Considering that today is a holiday that has some association with spiders, I thought I would share some photos of a Cross Orbweaver that I took in September 2017. I found the spider one day in my garden, and it stayed there for about a week, building and rebuilding its web. I developed an obsession with photographing it. By the time it left, I had taken around 1240 shots and had begun to refer to the creature as “my spider.” I’ve been struggling to edit the collection since then, but with the impetus of Halloween being today, I thought I’d present an abbreviated version.
This first shot shows the spider with its legs outstretched, as if in shock, desperately grasping for something that’s no longer there:
I just said the spider looks like it was “desperately grasping for something that’s no longer there.” Indeed, that’s what it was doing, and I’m to blame! You see, as I photographed the spider over many hours, I felt so much gratitude for the fascination it was affording me that I made a resolution that I would never do anything to disturb it, even if some disturbance would give rise to better photographs. My one manipulation of the environment was to mount a piece of black paperboard in the background to make the web easier to see. At one point, when I was probably five-hundred shots already into this photographic journey, I inadvertently violated my resolution. As I was adjusting the paperboard, I accidentally touched and jostled the web, causing the spider’s meal — a meticulously encased moth — to fall tragically to the ground. This photo shows the spider reaching for the meal that had just dropped from its preprandial embrace. I was surprised at how long the spider held this pose (maybe five seconds?) as if it simply couldn’t accept that moth was really gone.
Eventually the spider retracted its legs in a gesture filled with more pathos and desperation than I am used to seeing from an arachnid:
The spider seemed to be feeling pretty bad, and so was I, for having put it in this state. Luckily I hadn’t entirely ruined the spider’s day. While I had caused it to lose one of its meals, there was another partially encased moth waiting elsewhere in the web. The spider eventually emerged from its curled-up lamentation and began heading towards the second moth as I watched:
When the spider found the second moth, it decided that this morsel could not be left where it was (why?), so it began carting the thing to the other end of the web. Here you can see the spider pulling and swinging the second moth around with only two threads supporting the precious cargo:
Now the spider begins to approach the precariously suspended moth as if ready to eat:
But instead of commencing its feast, the spider decides that the moth must first be wrapped in more layers of silk (again, why?). Here you can see the spider secreting a “blanket” of silk from its rear end and wrapping it around the moth:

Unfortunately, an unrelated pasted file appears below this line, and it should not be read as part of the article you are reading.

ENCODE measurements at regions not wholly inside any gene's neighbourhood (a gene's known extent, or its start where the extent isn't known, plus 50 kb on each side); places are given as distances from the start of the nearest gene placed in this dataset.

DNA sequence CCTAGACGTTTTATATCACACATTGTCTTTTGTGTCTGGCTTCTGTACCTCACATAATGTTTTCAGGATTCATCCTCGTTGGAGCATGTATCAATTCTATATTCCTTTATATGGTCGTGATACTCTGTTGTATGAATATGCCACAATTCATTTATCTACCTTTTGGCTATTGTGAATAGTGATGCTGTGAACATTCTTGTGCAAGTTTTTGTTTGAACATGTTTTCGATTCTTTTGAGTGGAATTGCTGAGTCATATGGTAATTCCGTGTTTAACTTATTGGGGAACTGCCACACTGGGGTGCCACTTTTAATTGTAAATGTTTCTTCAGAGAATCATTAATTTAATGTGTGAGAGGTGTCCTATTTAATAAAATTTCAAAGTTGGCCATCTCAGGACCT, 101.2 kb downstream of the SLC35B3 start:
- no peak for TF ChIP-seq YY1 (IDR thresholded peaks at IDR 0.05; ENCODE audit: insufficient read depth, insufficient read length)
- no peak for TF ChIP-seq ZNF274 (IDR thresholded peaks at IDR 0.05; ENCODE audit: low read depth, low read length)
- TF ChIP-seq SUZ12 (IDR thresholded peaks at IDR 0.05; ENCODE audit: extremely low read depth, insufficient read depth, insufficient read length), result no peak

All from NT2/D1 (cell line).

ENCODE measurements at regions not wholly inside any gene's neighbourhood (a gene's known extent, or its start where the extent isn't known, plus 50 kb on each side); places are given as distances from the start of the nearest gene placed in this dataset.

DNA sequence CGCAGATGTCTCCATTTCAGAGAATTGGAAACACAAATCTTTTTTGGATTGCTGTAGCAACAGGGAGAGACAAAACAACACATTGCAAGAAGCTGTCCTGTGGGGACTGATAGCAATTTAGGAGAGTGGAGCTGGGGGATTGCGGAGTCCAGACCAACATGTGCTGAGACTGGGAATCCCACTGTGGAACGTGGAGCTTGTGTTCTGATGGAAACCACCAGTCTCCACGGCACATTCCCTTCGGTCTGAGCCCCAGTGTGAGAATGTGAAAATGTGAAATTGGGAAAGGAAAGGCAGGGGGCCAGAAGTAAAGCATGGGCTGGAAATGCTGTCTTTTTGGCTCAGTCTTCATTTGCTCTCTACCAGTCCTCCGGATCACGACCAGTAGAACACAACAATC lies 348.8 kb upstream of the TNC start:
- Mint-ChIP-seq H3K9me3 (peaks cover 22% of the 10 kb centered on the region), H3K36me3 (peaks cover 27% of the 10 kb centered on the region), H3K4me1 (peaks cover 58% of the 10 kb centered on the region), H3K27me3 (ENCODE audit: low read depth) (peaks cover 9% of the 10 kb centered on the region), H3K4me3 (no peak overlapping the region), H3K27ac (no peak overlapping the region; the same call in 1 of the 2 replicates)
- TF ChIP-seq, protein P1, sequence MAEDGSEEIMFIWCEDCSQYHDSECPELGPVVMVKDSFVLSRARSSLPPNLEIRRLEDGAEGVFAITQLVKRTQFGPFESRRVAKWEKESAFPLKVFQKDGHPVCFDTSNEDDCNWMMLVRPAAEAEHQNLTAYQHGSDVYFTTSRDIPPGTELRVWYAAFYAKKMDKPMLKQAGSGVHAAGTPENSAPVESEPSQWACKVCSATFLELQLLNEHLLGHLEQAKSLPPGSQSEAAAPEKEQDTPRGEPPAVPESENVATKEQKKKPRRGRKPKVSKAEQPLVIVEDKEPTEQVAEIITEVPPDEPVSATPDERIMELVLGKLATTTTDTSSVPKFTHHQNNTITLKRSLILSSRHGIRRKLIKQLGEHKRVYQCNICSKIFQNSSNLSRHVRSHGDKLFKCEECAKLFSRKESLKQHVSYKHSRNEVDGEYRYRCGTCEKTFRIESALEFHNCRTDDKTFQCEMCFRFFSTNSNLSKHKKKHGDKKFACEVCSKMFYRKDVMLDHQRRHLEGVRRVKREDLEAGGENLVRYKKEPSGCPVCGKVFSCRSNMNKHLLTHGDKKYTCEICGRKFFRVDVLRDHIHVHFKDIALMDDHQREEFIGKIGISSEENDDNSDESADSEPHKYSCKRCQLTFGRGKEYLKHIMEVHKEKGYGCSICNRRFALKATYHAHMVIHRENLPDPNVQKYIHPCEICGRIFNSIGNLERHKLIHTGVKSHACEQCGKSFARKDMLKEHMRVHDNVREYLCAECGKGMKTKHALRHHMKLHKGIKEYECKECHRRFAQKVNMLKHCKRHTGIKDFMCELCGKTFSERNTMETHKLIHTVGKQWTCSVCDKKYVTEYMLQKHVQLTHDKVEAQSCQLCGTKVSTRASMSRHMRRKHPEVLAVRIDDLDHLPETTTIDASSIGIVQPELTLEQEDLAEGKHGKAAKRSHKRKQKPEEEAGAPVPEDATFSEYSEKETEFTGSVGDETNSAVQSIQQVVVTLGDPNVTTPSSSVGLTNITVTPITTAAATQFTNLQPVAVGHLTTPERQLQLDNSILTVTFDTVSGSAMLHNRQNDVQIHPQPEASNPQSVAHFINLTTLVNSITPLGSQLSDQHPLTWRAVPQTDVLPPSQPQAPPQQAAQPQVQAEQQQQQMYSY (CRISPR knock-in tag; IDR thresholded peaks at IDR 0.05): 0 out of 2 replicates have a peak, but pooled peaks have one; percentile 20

After further encasing the moth, the spider again decides that the moth cannot be left where it is (why?). For some reason, another precarious transfer is undertaken. The moth, now hanging from just one thread, seems to be in danger of plunging to the ground at any moment:
But spider’s execution is virtuosic, the silk is remarkably strong, the moth never falls, and finally in this third position, the spider begins to eat:
Here’s a closeup:
That’s the end of our little story of the spider losing its meal and finding another, but I do have a few more images to share. I should mention I don’t really know anything about spiders. I just love watching them. I’ve never studied entomology. But by taking photographs and looking at the photographs very closely, I’ve learned some interesting things on my own. For example, spiders (some spider) have claws. That’s how they’re able to grasp the strands of the web. Look at this:
And as we saw above, spiders can “spray” a nebulous blanket of silk from their rear ends (technically, from their spinerrets) when encasing their prey. But they can also secrete a single, well-defined thread of silk. Here’s a nighttime shot of the spider pulling thread to use in rebuilding its web:
Haven’t seen enough yet? Here’s what the spider’s underside looks like:
I should mention that while the spider looks big and dramatic in these photographs, it’s really a tiny little thing that you might consider to be visually unremarkable if you didn’t get in very close. This next image shows my basic technique for photographing the spider. The idea was to position the black board behind the web in such a way that the board itself would be in shadow while the web and spider would be illuminated by sun. I got lucky with several days of bright sun. The photos in this collection were all handheld shots taken with a macro lens at a distance of only a few inches — basically as close as I could get.
I’ll leave you with this closing portrait of our eight-legged friend: